Infection Prevention and Control Resources

With the latest updates to the State Operations Manual, it is more important than ever to promote resident safety and well-being through infection prevention and control. A robust and successful infection control program requires many thoughtfully designed and well-operating pieces—from antibiotic stewardship and physician engagement to immunization planning and tracking, reduced hospital readmissions, and comprehensive clinical surveillance. Explore the resources below to learn how you can bolster your infection control program.

  • CDC Interim Infection Prevention and Control Recommendations to Prevent SARS-CoV-2 Spread in Nursing Homes Updated (4/21)

    By CDC - April 05, 2021
    Summary of Recent Changes

    Updates as of March 29, 2021

    • Two prior guidance documents, “Responding to COVID-19 in Nursing Homes” and “Performing Facility-wide SARS-CoV-2 Testing in Nursing Homes” were merged with this guidance.
    • The criteria for health department notification was updated to be consistent with Council of State and Territorial Epidemiologist (CSTE) guidance for reporting.
    • Information on the importance of vaccinating residents and healthcare personnel (HCP) was added along with links to vaccination resources.
    • Visitation and physical distancing measures were updated.
    • Added  proper use and handling of personal protective equipment (PPE).
    • Added  universal PPE use to align with the interim infection prevention and control guidance for HCP.
    • Added considerations for situations when it might be appropriate to keep the room door open for a resident with suspected or confirmed SARS-CoV-2 infection.
    • A description was included about when it may be appropriate for a resident with a suspected SARS-CoV-2 infection to “shelter-in-place.”
    • Added management of residents who had close contact with someone with SARS-CoV-2 infection which includes a description of quarantine recommendations including resident placement, recommended PPE, and duration of quarantine.
    • Added addressing circumstances when quarantine is recommended for residents who leave the facility.
    • Added responding to a newly identified SARS-CoV-2-infected HCP or resident.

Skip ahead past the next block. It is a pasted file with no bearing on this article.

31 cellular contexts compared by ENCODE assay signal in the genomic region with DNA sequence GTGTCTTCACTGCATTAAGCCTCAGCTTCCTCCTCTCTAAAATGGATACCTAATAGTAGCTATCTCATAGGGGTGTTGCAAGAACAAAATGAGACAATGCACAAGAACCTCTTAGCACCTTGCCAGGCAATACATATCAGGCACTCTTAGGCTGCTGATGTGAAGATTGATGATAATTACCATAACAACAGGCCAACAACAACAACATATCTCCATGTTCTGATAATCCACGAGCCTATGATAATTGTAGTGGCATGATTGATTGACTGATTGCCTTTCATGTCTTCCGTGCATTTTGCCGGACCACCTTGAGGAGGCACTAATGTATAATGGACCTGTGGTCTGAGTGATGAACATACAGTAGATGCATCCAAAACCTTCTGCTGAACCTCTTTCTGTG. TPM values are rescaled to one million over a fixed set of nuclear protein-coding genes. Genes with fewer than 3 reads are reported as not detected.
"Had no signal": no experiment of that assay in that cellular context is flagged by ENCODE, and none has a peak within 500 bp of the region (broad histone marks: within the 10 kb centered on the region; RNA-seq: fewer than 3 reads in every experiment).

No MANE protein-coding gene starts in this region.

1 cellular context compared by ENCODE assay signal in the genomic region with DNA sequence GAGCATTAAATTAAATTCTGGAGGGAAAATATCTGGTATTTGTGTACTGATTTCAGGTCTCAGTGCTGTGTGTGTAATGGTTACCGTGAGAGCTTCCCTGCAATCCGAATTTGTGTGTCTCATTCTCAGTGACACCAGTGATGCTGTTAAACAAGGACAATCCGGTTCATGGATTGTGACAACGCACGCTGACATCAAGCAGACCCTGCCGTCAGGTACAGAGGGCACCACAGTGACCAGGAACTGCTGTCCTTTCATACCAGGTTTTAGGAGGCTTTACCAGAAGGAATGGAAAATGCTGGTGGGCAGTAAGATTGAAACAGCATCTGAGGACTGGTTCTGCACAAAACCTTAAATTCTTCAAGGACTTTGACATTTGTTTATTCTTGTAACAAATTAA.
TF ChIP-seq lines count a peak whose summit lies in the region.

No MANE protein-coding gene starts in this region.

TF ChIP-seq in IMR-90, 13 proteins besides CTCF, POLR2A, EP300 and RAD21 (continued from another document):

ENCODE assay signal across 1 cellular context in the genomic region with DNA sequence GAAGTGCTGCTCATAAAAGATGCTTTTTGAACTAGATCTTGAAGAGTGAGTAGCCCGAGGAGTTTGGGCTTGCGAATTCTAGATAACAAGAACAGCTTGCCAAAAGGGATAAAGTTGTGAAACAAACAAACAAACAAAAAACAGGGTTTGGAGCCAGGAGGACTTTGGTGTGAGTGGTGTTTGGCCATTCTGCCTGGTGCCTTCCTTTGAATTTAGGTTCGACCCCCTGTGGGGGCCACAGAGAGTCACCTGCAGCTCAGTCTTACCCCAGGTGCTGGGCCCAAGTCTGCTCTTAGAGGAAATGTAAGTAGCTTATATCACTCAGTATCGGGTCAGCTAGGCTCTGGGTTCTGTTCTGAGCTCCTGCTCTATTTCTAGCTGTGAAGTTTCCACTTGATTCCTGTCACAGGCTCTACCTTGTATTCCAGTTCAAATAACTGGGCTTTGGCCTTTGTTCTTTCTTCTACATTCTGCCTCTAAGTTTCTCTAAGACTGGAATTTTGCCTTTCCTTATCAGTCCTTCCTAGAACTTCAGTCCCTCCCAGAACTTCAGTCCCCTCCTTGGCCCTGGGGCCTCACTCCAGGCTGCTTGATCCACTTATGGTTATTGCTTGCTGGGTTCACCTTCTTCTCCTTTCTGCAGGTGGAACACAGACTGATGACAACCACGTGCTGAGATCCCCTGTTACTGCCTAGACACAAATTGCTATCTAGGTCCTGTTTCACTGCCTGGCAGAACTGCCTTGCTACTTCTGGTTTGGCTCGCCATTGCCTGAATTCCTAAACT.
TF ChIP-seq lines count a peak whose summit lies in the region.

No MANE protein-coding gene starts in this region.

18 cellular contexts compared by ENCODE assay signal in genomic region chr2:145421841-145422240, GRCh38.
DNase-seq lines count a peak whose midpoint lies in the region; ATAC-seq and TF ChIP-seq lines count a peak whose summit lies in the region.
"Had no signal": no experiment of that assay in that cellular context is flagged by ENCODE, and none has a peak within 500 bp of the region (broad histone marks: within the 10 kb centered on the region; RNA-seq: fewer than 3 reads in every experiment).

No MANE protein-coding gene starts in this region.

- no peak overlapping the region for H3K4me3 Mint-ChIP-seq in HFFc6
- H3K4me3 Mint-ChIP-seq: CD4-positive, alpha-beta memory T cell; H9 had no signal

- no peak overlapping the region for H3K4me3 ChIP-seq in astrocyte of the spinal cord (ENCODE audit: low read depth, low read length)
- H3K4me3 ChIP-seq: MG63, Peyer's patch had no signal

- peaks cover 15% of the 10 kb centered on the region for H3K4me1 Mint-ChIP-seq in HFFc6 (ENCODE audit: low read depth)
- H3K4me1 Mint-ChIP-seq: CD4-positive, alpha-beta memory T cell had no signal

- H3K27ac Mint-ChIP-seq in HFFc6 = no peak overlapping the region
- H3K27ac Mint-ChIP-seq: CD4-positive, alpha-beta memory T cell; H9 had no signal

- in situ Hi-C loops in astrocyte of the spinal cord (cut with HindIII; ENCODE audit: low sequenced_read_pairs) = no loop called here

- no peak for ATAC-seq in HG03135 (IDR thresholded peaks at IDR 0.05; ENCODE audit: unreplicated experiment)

• Added addressing quarantine and work exclusion considerations for asymptomatic residents and HCP who are within 90 days of resolved infection.
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  • Using Observational Audits to Assess Staff Skills to Prevent COVID-19 Infection: AHRQ ECHO Tools (4/21)

    By AHRQ - April 05, 2021

    Two new resources from AHRQ are part of the agency’s ongoing efforts to protect nursing home residents and staff from COVID-19. Both are intended to support the use of observational audits, which help facilities understand if staff members are fully complying with infection prevention practices:

    ·  Competency Check vs. Observational Audit: Validate Nursing Home Staff Performance to Improve Infection Prevention Processes for COVID-19. This comparison tool helps skilled nursing facilities differentiate between competency validation for regulatory compliance and observational auditing for quality assurance performance improvement activities.

    ·  Observational Audits: A Pathway to Improving Infection Prevention and Preventing the Spread of COVID-19. This step-by-step guide helps facilities establish a process for observational auditing to provide a true assessment of performance in the actual work environment, and helps facilities collect data to support improvements in infection prevention.

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  • National Healthcare Safety Network (NHSN) Long-term Care Facility COVID-19 Reporting Module Website UPDATED (4/21)

    By CDC - April 05, 2021

    CDC’s NHSN provides healthcare facilities, such as long-term care facilities (LTCFs), with a secure reporting platform for reporting outcomes and process measures in a systematic way. Reported data are immediately available for use in strengthening local and national surveillance, monitoring trends in infection rates, assisting in identifying resource insecurities, and informing progress toward infection prevention goals.